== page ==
After my third active duty tour with the military, I re-joined the civilian work force in a manufacturing environment with which I had zero experience.  I'm a newly-wed (less than 3 years) in an isolated state 8 hours from family and friends.  The job was a 30% pay cut and the position was "what you determine it will be".  In addition, I went from being a upper-mid level manager in the military to being an individual contributor.  Because my position was new, my new team was skeptical.  They prize strong backs and tend to eschew anything analytical.

On the upside, the company is an industry leader and was actually one of the case studies in Collins' Good To Great

As a high D/C, I've often struggled with relationships and people in general.  This company is forcing me out of my shell.  MT's podcasts have been a source of inspiration and support as I'm defining my roll and fitting into the team.  I'm reminded everyday that it's a journey, a marathon, not a sprint.

MichaelP's picture

My biggest professional fear was to be promoted to a management position and fail at it in a spectacular manner... then I found MT.

Up to 2010, I kept moving on to a different more senior IT role every time my employer wanted to promote me to a team leader or manager position. Last year, I ended up accepting a temporary management position replacing two managers in my unit while also keeping my individual contributor position. 

Thanks to Manager Tools, I have so far been able to avoid making a complete fool of myself or fail my directs. It hasn't been easy, I couldn't apply the 90 days rule, I rolled out the trinity in three months increments, there are still some hiccups as we can't always have the scheduled O3s but there are no big communication issues with the team.

duplicate_account_MarkAus's picture

Thanks for the responses everyone, they were very instructive!

NARAA, yours particularly resonated.  I'm considering a career change as well but the implications are very frightening.   I also tend to box at shadows, which is a really bad habit.   (I've not overcome this fear yet, so didn't give this as my example!)  "Cross the Bridge When You Come to it" is good advice.

 

naraa's picture

 Mark, what I have found, at least it has been true in my life, is that if you don´t take the decisions on things that are bugging you, life somehow takes them for you, not necessarily in the smoothest of ways.  I have learned to listen to my heart more and bring faith to the practical issues of my life!

You can also think it in terms of one of Mark´s rules: "Control is an illusion." 

Good luck with your decision!

JustHere's picture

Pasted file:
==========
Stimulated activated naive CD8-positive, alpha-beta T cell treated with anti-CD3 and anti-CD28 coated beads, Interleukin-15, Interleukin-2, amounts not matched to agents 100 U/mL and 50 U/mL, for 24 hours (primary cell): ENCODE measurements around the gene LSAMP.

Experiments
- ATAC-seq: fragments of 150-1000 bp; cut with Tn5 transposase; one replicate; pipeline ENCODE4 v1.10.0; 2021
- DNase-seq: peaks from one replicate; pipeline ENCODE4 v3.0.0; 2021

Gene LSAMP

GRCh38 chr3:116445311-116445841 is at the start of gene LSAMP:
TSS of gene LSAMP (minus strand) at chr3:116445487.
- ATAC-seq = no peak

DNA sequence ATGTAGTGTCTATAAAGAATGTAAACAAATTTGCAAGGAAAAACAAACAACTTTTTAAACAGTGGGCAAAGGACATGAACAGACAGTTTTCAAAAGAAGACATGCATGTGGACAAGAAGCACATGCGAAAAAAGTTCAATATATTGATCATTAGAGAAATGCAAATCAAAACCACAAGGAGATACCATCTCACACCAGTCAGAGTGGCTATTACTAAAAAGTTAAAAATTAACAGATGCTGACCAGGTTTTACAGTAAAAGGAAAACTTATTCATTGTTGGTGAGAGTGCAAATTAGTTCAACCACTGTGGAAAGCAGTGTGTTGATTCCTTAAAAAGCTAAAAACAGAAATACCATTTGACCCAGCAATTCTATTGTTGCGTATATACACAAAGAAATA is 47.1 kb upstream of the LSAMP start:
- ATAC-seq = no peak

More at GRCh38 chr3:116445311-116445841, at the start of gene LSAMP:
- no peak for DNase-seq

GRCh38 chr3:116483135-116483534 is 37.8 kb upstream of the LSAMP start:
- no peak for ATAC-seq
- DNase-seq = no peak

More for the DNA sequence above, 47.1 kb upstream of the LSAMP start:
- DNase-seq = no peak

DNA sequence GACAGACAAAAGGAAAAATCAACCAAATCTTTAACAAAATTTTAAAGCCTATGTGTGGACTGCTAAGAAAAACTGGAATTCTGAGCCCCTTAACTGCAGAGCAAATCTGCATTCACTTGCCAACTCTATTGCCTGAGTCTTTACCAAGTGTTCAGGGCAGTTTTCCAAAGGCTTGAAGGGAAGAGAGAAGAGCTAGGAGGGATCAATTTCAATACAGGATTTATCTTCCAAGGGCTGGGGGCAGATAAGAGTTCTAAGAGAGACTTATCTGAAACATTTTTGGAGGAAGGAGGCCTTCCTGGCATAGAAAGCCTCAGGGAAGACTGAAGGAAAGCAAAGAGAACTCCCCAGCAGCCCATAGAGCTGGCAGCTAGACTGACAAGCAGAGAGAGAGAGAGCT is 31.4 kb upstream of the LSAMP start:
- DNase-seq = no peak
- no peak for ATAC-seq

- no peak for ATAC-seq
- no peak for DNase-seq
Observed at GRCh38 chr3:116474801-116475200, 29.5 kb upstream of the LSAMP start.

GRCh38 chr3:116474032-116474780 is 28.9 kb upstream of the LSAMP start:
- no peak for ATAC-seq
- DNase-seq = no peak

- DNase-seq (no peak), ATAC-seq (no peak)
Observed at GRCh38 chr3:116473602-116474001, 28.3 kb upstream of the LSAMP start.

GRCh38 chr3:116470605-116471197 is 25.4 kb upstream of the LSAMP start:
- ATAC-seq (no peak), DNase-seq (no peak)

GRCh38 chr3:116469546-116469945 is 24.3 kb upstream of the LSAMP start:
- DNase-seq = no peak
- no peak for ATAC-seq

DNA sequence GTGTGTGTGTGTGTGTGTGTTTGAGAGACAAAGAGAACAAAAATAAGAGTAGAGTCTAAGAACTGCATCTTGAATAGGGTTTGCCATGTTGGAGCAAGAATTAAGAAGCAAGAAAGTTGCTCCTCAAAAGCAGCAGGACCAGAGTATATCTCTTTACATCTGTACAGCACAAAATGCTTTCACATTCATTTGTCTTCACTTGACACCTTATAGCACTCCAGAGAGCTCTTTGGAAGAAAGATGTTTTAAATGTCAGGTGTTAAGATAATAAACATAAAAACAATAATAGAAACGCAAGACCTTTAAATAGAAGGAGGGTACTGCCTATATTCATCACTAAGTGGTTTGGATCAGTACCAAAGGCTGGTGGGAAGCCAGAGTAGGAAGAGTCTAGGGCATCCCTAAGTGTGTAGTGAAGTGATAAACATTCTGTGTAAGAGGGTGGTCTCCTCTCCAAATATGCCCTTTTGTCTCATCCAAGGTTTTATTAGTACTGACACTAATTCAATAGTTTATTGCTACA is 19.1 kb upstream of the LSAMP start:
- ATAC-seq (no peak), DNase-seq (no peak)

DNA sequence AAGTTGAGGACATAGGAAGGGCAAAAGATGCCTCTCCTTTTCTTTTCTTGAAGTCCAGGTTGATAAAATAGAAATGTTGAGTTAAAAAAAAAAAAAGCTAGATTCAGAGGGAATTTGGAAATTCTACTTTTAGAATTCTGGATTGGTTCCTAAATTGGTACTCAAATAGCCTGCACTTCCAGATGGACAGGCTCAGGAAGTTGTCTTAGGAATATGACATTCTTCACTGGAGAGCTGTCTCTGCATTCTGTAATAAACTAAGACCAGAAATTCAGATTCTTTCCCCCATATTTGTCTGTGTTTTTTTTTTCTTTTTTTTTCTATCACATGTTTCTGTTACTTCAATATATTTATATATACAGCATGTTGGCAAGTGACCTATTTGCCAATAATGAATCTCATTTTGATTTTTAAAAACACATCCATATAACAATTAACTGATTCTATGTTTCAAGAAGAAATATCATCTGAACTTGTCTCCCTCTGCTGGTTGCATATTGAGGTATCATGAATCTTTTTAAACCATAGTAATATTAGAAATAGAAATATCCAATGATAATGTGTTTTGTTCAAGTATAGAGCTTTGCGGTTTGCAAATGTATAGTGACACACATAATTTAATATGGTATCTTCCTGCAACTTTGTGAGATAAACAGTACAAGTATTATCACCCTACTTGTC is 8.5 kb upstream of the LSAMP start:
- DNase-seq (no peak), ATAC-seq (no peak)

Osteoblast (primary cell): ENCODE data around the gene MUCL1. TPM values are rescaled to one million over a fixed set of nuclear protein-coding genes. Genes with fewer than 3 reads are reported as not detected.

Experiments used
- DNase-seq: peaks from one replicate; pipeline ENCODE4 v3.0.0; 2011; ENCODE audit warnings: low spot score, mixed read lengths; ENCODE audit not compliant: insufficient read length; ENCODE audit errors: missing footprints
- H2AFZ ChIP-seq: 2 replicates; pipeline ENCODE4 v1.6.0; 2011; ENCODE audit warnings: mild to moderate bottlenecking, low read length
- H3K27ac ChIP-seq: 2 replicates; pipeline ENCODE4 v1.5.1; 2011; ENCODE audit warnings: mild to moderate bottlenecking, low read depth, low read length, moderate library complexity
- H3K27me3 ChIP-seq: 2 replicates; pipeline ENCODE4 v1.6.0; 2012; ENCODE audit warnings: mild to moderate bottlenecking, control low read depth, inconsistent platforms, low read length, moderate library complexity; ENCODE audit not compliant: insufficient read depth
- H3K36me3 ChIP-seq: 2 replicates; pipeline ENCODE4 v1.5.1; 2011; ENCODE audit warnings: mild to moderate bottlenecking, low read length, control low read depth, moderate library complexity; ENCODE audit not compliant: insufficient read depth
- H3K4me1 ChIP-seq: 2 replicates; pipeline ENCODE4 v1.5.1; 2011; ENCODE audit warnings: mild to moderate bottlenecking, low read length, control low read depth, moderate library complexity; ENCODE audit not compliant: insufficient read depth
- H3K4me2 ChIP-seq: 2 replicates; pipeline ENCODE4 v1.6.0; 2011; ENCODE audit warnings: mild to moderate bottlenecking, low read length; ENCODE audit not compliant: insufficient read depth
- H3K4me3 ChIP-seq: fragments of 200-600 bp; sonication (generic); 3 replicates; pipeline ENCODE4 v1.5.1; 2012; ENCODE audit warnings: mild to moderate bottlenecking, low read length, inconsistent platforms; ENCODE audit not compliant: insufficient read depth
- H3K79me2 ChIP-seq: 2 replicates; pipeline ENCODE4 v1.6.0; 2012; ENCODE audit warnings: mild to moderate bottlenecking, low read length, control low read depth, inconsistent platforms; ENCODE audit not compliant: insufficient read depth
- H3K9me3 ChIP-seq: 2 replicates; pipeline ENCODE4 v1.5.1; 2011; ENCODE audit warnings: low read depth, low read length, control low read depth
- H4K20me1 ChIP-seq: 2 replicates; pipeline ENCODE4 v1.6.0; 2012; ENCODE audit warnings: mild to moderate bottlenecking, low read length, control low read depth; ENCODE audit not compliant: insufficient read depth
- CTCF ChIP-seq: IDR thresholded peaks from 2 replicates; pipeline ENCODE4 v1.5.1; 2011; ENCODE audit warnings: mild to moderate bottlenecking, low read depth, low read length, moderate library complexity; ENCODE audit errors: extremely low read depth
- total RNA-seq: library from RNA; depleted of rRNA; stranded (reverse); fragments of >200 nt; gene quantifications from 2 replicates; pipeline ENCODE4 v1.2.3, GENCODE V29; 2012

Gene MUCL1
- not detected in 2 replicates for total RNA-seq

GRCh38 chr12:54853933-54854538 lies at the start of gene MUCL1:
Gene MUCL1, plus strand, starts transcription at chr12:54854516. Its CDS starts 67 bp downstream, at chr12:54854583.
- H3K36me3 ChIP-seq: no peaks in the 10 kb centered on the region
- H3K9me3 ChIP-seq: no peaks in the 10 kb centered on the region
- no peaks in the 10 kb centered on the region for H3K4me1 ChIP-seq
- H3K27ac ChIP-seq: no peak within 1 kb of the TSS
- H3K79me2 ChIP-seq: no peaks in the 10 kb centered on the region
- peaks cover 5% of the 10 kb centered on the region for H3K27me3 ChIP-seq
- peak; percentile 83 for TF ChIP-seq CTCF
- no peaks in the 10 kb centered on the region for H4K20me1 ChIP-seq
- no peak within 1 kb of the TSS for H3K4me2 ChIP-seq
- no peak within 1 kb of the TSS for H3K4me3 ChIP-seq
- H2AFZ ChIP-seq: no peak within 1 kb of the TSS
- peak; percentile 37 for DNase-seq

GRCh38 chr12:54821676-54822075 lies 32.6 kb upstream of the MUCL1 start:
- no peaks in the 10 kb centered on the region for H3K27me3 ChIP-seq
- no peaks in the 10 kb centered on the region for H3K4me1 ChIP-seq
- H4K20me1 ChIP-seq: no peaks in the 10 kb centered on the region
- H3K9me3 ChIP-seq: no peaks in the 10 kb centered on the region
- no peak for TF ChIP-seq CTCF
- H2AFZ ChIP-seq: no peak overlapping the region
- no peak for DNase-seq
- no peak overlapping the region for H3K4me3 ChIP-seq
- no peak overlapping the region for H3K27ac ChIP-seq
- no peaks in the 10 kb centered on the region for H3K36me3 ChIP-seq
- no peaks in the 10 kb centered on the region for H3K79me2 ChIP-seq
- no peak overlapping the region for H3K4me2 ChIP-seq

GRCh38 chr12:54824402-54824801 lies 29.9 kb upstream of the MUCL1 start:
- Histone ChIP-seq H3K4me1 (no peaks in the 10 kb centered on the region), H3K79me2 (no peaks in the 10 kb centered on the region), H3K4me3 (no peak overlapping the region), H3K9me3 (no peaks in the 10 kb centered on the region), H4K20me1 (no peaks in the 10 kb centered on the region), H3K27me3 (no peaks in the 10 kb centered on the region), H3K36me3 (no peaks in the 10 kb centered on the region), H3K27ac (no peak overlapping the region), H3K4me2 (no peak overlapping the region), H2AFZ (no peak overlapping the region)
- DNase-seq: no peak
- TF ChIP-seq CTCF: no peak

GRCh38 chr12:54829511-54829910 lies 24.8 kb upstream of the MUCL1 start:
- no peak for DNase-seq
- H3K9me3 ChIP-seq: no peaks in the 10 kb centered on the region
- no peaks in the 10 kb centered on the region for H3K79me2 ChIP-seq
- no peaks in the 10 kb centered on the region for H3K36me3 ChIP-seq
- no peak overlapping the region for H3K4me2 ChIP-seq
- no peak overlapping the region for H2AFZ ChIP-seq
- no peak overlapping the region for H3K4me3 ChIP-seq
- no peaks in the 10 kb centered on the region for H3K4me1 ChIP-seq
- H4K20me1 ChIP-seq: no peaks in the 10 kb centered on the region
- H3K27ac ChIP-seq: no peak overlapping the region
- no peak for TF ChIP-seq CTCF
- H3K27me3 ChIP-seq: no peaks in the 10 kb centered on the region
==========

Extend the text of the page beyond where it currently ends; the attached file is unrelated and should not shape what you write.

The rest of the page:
My greatest fear was asking for a promotion, or actually asking when a promised promotion was going to actually occur - it never did.  It took a friend to teach me how to just start asking my boss questions about my career.  At the point when I started to ask questions, I had worked very closely with my boss for about ten years, people thought I was being groomed to take over his job when he retired, so one would assume there was a great relationship there. I was getting a promotion about every 2 or 3 years,  but at this point, I had done my best work  for straight 4 years, but no promotion.  I am finally told by my boss that he put in for a promotion for me, and a year passes, and no promotion occurs.

The next year, I bring up my promotion, he say that budgets are tight, no one is really getting promotion. I smile and say that I understand.

The year after,  I bring up the topic, he tells me no one is really getting promotions, he's even trying to keep his own job.  I ask what I need to do, he replies "keep doing what you are doing".

The final year, I am pushier now.  I ask where I'm on the promotion list, he turns red, he hates the conversation. I make him aware that I know of at least 15 people that have gotten promotions, I say that some of the people that got promotions don't make sense to me.  He's clearly annoyed.  He takes over the conversation and makes me feel bad for asking questions.  I apologize.  He was smarter than me (at the time).  When a company doesn't give performance reviews annually, the employer has ALL the power to make up the rules as they go along.

I quit about 9 months later.  It took me over 4 years to determine that the promotion was probably a lie.  I could have done a lot of things with my career in those 4 years.

Ask questions about your career path early on.  Ask at least once a year, and determine where you want to be the next few years.  If you arent on track, ask questions about how to get on track.  If you get no answer or a bad answer (keep doing what youre doing), plan an exit.